public:
Complex( double = 0.0, double = 0.0 ); // constructor
Complex operator+( const Complex & ) const; // addition
Complex operator-( const Complex & ) const; // subtraction
void print() const; // output
private:
double real; // real part
double imaginary; // imaginary part
}; // end class Complex
#endif

Fig. 11.19 |

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Complex

class definition.

// Fig. 11.20: Complex.cpp


// Complex class member-function definitions.
#include <iostream>
using std::cout;
#include "Complex.h" // Complex class definition
// Constructor
Complex::Complex( double realPart, double imaginaryPart )
: real( realPart ),
imaginary( imaginaryPart )

Fig. 11.20 |

Complex

class member-function definitions. (Part 1 of 2.)

2006 Pearson Education, Inc., Upper Saddle River, NJ. All rights reserved.

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// empty body
} // end Complex constructor
// addition operator
Complex Complex::operator+( const Complex &operand2 ) const
{
return Complex( real + operand2.real,
imaginary + operand2.imaginary );
} // end function operator+
// subtraction operator
Complex Complex::operator-( const Complex &operand2 ) const
{
return Complex( real - operand2.real,
imaginary - operand2.imaginary );
} // end function operator// display a Complex object in the form: (a, b)
void Complex::print() const
{
cout << '(' << real << ", " << imaginary << ')';
} // end function print

Fig. 11.20 |

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Complex

class member-function definitions. (Part 2 of 2.)

// Fig. 11.21: fig11_21.cpp


// Complex class test program.
#include <iostream>
using std::cout;
using std::endl;
#include "Complex.h"
int main()
{
Complex x;
Complex y( 4.3, 8.2 );
Complex z( 3.3, 1.1 );
cout << "x: ";
x.print();
cout << "\ny: ";
y.print();
cout << "\nz: ";
z.print();
x = y + z;

Fig. 11.21 | Complex numbers. (Part 1 of 2.)


2006 Pearson Education, Inc., Upper Saddle River, NJ. All rights reserved.

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cout << "\n\nx = y + z:" << endl;


x.print();
cout << " = ";
y.print();
cout << " + ";
z.print();
x = y - z;
cout << "\n\nx = y - z:" << endl;
x.print();
cout << " = ";
y.print();
cout << " - ";
z.print();
cout << endl;
return 0;
} // end main

x: (0, 0)
y: (4.3, 8.2)
z: (3.3, 1.1)
x = y + z:
(7.6, 9.3) = (4.3, 8.2) + (3.3, 1.1)
x = y - z:
(1, 7.1) = (4.3, 8.2) - (3.3, 1.1)

Fig. 11.21 | Complex numbers. (Part 2 of 2.)

ANS: [Note: In the solution below, the == operator returns true by comparing double val-

uesa practice that is error-prone due to the way computers handle floating-point
values. You may want to modify the == operator to take the difference between two
doubles and determining if the difference is less than a threshold value such as
0.00001.]

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// Exercise 11.13 Solution: Complex.h


// Complex class definition.
#ifndef COMPLEX_H
#define COMPLEX_H
#include <iostream>
using std::ostream;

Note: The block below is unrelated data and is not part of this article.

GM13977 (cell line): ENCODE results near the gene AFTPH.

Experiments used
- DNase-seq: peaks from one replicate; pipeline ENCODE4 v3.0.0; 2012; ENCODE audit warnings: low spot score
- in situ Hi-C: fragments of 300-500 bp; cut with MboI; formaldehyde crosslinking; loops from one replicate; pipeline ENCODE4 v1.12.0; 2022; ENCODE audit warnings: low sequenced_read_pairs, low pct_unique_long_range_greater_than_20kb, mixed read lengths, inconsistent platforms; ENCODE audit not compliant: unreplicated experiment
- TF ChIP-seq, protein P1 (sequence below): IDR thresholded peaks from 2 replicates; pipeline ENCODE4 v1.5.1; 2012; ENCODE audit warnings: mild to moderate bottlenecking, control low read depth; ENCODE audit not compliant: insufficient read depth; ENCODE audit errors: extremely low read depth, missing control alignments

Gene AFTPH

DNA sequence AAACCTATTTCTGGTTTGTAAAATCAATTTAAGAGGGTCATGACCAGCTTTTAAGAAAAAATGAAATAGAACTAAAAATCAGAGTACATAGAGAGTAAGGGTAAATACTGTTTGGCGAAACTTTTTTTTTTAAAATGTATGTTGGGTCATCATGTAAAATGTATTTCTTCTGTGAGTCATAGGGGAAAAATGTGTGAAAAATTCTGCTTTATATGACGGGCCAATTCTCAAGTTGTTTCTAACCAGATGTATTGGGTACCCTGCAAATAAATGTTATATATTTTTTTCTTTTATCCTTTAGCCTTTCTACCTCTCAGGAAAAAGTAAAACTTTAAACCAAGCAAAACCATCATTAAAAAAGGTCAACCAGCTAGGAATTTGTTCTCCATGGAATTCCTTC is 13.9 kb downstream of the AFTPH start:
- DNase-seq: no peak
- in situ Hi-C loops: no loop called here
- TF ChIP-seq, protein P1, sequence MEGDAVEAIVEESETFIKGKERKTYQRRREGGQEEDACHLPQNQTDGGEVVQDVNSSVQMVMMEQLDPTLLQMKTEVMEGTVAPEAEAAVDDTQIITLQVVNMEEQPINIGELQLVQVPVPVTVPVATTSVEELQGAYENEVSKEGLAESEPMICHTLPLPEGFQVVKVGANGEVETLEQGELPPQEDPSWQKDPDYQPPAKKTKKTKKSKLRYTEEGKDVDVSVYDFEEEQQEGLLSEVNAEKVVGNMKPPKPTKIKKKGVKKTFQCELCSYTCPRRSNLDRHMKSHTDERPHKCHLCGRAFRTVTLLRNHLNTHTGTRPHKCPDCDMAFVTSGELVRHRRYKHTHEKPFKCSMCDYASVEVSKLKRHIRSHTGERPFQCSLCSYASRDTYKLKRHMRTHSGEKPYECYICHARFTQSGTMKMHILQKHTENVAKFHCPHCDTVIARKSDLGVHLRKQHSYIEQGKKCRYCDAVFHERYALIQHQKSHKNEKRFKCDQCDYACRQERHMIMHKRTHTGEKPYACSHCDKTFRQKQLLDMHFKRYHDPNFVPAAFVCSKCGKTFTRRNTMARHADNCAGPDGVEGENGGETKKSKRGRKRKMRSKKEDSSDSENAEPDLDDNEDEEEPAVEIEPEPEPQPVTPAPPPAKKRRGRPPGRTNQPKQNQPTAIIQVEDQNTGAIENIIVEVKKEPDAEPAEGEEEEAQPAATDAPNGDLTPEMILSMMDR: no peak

using std::istream;
class Complex
{
friend ostream &operator<<( ostream &, const Complex & );
friend istream &operator>>( istream &, Complex & );
public:
Complex( double = 0.0, double = 0.0 ); // constructor

2006 Pearson Education, Inc., Upper Saddle River, NJ. All rights reserved.

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Chapter 11 Operator Overloading; String and Array Objects

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Complex operator+( const Complex& ) const; // addition


Complex operator-( const Complex& ) const; // subtraction
Complex operator*( const Complex& ) const; // multiplication
Complex& operator=( const Complex& ); // assignment
bool operator==( const Complex& ) const;
bool operator!=( const Complex& ) const;
private:
double real; // real part
double imaginary; // imaginary part
}; // end class Complex

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// Exercise 11.13 Solution: Complex.cpp


// Complex class member-function definitions.
#include "Complex.h"

#endif

#include <iostream>
using std::ostream;
using std::istream;
// Constructor
Complex::Complex( double realPart, double imaginaryPart )
: real( realPart ),
imaginary( imaginaryPart )
{
// empty body
} // end Complex constructor
// addition operator
Complex Complex::operator+( const Complex &operand2 ) const
{
return Complex( real + operand2.real,
imaginary + operand2.imaginary );
} // end function operator+
// subtraction operator
Complex Complex::operator-( const Complex &operand2 ) const
{
return Complex( real - operand2.real,
imaginary - operand2.imaginary );
} // end function operator// Overloaded multiplication operator
Complex Complex::operator*( const Complex &operand2 ) const
{
return Complex(
( real * operand2.real ) + ( imaginary * operand2.imaginary ),
( real * operand2.imaginary ) + ( imaginary * operand2.real ) );
} // end function operator*
// Overloaded = operator
Complex& Complex::operator=( const Complex &right )

2006 Pearson Education, Inc., Upper Saddle River, NJ. All rights reserved.

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// Exercise 11.13 Solution: ex11_13.cpp


// Complex class test program.
#include <iostream>
using std::cout;
using std::cin;

real = right.real;
imaginary = right.imaginary;
return *this;
// enables concatenation
} // end function operator=
bool Complex::operator==( const Complex &right ) const
{
return ( right.real == real ) && ( right.imaginary == imaginary )
? true : false;
} // end function operator==
bool Complex::operator!=( const Complex &right ) const
{
return !( *this == right );